Lab In The News
Innovative Synthetic DNA-based Cancer Immunotherapy Approach Shows Tumor-clearing Ability in Preclinical Models
PHILADELPHIA — (April 18, 2019) — Wistar scientists have developed a novel synthetic DNA approach for patient-specific production of cancer-targeting molecules called bispecific T cell engagers.
The Muthumani Laboratory
There are still many deadly infectious diseases that do not have approved vaccines. Over the past 30 years, multiple platforms have been developed to create vaccines that can effectively induce protective immunity. One of the most promising of these platforms is DNA vaccination, which has a remarkable record of safety and immunogenicity in numerous recent clinical trials. DNA vaccines are also very stable at ambient temperatures, making them ideal candidates for distribution in resource-poor communities where vaccine storage infrastructures are unstable and where cancers and serious infectious pathogens remain endemic.
The Muthumani lab performs iterative optimization of vaccine constructs to enhance their immunogenicity. Extensive characterization of the immune responses generated by novel synthetic DNA vaccines in multiple animal models has been carried out. The laboratory also pioneered the field of DNA encoded monoclonal antibodies (DMAbs), which uses synthetic DNA to deliver genes encoding therapeutic monoclonal antibodies (mAbs) against infectious diseases, cancers, or immunomodulation targets, allowing direct in vivo production. The laboratory has made several important contributions in these areas, including novel DNA approaches for Chikungunya virus (CHIKV), Middle East Respiratory Syndrome (MERS), Zika virus (ZIKV), and Mayaro virus (MAYV), among others. Work in the Muthumani lab has contributed to the development of clinical programs for the first ZIKV vaccine (NCT02887482), the first MERS vaccine (NCT03721718), and the first DMAb clinical trial funded by the Bill & Melinda Gates Foundation (BMGF, NCT03831503).
Peng Xiao, Ph.D.
Directing immune responses against emerging infectious diseases
Vaccine approach: We are engineering enhanced synthetic consensus DNA vaccines for use against a range of emerging infectious pathogens infecting humans including CHIKV, MERS virus, ZIKV, Powassan virus (POWV), MAYV, Junin virus (JUNV), Crimean-Congo hemorrhagic fever (CCHFV), West Nile virus (WNV), Dengue virus (DENV) and Nipah virus (NiV). We also engineer various infectious pathogens infecting animals such as African swine fever virus (ASFV), Porcine epidemic diarrhea virus (PEDV) and Foot-and-mouth disease Virus (FMDV). Our second-generation synthetic DNA vaccines incorporate numerous improvements. We measure the in vivo efficacy of these synthetic vaccines in driving protective immunity in a variety of ways, including characterization of the B and T cell immune responses involved in virus neutralization and clearance.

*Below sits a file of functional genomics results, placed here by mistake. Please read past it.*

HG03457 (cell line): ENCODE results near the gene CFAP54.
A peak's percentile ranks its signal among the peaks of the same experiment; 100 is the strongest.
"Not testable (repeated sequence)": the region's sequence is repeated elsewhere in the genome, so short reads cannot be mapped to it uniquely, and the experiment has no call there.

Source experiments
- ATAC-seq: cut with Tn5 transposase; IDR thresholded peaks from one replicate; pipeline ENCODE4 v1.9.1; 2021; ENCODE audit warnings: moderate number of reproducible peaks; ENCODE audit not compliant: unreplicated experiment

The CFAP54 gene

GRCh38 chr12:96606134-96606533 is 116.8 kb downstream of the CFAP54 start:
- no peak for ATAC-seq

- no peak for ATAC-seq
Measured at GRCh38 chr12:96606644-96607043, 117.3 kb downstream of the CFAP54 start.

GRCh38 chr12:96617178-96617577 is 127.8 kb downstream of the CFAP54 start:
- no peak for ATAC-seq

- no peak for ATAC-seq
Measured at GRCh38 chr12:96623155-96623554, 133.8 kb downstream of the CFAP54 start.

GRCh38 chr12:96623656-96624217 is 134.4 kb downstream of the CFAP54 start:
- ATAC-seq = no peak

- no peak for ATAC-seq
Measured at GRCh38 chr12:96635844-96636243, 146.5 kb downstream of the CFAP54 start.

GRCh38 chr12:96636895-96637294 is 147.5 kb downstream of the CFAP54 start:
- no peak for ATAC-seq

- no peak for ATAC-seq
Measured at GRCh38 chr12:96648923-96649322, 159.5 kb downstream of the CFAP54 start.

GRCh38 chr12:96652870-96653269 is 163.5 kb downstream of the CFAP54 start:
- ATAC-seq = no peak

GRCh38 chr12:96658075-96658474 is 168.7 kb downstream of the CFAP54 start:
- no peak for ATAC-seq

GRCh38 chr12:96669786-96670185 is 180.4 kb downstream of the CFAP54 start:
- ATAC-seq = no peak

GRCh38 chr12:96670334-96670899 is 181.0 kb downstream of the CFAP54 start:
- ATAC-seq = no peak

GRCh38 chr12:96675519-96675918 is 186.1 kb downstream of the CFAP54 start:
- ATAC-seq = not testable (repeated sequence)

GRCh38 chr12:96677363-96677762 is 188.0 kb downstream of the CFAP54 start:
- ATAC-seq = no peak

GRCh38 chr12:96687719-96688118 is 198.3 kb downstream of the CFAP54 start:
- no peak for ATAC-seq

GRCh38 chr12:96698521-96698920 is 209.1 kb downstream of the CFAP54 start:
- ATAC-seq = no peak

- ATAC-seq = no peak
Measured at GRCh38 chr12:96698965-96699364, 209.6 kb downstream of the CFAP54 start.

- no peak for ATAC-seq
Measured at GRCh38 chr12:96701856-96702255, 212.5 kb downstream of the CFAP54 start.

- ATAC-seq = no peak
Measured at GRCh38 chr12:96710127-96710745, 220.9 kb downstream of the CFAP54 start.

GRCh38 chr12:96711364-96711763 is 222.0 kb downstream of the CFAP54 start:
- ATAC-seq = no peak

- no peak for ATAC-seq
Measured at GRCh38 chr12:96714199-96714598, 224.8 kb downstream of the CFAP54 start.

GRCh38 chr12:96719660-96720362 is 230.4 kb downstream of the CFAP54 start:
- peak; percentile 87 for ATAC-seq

Therapeutic approach: Monoclonal antibody (mAb) therapies have revolutionized the standard of care for a broad spectrum of cancers, but mAb treatments face several challenges regarding delivery and accessibility. Patients currently receive mAb treatment through passive infusion, which can be time-intensive and require repeated treatments. Furthermore, the large-scale production challenges and the need for repeated dosing make mAbs costly, which prevents their broader availability, especially in developing nations. Our lab is therefore exploring the use of second-generation, synthetic plasmid-based antibody production as an alternative to passive mAb administration. We are developing a novel gene delivery system to produce antibodies in vivo.
Immunopathogenesis of viral disease and molecular studies of host-pathogen interactions for drug and immunotherapeutic development
The molecular functions of viral proteins are arguably the most important pathogenic factors during viral infection. Using state-of-the-art virology and immunology tools, we explore the molecular basis of cellular protein functions, the interaction between viral factors and host cell signaling proteins, and general functions of T cells and antigen presenting cells. By studying viral proteins and their interacting cellular partners, our research will provide a deeper understanding of the mechanisms underlying these interactions and guide development of new compounds that block them.
Perales-Puchalt, A., Duperret, E.K., Yang, X., Hernandez, P., Wojtak, K., Zhu, X., Jung, S.H., Tello-Ruiz, E., Wise, M.C., Montaner, L.J., Muthumani, K., Weiner, D.B. "DNA-encoded bispecific T cell engagers and antibodies present long-term antitumor activity." JCI Insight. 2019 Apr 18;4(8). pii: 126086. doi: 10.1172/jci.insight.126086. eCollection 2019 Apr 18.
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Muthumani, K., Marnin, L., Weiner, D.B., et al. "Novel prostate cancer immunotherapy with a DNA-encoded anti-prostate-specific membrane antigen monoclonal antibody." Cancer Immunol Immunother. 2017 Dec;66(12):1577-1588. doi: 10.1007/s00262-017-2042-7. Epub 2017 Aug 17.
Muthumani, K., Falzarano, D., Weiner, D.B., et al. "A synthetic consensus anti-spike protein DNA vaccine induces protective immunity against Middle East respiratory syndrome coronavirus in nonhuman primates." Sci Transl Med. 2015 Aug 19;7(301):301ra132. doi: 10.1126/scitranslmed.aac7462.